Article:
Cosby told investigators in Pennsylvania that he gave Constand Benadryl and that the encounter was consensual. He described their previous encounters as "social and romantic."
In a February 17, 2005, news release, former District Attorney Bruce Castor Jr. said no criminal charges were forthcoming but he would "reconsider" the decision "should the need arise," according to the affidavit.
The next month, Constand filed a lawsuit claiming battery, sexual assault, intentional infliction of emotional distress and other claims. The case was settled in March 2006 after months of depositions that would come back to haunt Cosby.
Accusers surface, fallout begins
Former teen actor Barbara Bowman told her story to many media outlets in the years after Constand went public. So did California lawyer Tamara Green and other Jane Does named in Constand's lawsuit.
But only after a man, comedian Hannibal Buress, called Cosby a rapist in a stand-up act in October 2014 did "public outcry begin in earnest," Bowman wrote in a Washington Post op-ed, repeating allegations that Cosby drugged and raped her.
Indeed, Buress is widely credited with recasting the spotlight on the rape allegations for a new audience: the social-media generation. The fallout was swift and devastating, with at least 50 accusers coming forward.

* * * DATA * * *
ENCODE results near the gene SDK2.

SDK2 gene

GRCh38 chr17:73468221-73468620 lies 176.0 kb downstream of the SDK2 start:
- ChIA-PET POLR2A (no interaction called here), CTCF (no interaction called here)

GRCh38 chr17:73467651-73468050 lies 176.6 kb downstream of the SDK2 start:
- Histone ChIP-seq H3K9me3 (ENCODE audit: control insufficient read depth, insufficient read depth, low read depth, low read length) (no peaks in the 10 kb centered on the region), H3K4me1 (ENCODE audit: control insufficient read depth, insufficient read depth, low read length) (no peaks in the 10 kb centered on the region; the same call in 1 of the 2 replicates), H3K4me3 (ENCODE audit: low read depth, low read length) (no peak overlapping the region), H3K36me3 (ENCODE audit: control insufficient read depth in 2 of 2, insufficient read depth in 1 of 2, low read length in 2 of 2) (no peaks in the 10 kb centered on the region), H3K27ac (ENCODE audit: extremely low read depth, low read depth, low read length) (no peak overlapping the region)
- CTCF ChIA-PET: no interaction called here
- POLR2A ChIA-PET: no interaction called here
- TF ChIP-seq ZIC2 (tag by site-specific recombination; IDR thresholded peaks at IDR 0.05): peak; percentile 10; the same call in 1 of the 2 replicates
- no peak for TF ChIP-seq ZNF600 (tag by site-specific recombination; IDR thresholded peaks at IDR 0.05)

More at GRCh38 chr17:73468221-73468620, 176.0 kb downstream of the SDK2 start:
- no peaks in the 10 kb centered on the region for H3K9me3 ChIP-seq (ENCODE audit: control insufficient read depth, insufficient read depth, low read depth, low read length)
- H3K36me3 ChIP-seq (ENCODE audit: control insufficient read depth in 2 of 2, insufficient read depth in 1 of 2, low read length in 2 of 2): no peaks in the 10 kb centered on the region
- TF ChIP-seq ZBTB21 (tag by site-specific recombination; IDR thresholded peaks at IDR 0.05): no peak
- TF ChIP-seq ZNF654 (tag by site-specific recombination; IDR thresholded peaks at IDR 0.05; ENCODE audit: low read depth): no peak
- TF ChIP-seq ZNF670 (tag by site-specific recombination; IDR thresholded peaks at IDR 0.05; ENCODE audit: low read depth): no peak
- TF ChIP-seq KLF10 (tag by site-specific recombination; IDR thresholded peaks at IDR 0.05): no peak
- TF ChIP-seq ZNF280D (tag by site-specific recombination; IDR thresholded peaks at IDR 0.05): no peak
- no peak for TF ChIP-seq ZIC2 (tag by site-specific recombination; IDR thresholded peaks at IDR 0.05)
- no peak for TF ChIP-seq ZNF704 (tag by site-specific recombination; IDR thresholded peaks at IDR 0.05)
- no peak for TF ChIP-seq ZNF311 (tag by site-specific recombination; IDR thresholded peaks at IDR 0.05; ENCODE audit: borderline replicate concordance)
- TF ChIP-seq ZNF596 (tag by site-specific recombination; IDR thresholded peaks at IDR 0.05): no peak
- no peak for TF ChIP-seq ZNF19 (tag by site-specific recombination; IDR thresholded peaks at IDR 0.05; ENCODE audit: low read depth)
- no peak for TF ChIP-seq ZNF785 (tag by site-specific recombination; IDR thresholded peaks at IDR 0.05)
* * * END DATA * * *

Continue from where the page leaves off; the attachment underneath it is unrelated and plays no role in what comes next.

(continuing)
As those accusers, including model Janice Dickinson and journalist Joan Tarshis, shared similar allegations, a series of public relations blunders cast a long shadow over the beleaguered Cosby.
He dismissed questions about the allegations during an Associated Press interview in 2014 and pressed the reporter not to let the public see or hear his answers to the questions. The AP didn't publish the video right away, but it released it two weeks later as the accusations grew.
Then, a Twitter meme campaign by the Cosby team went awry.
NBC and Netflix ditched projects involving him while TV Land removed reruns of "The Cosby Show" from its programming schedule.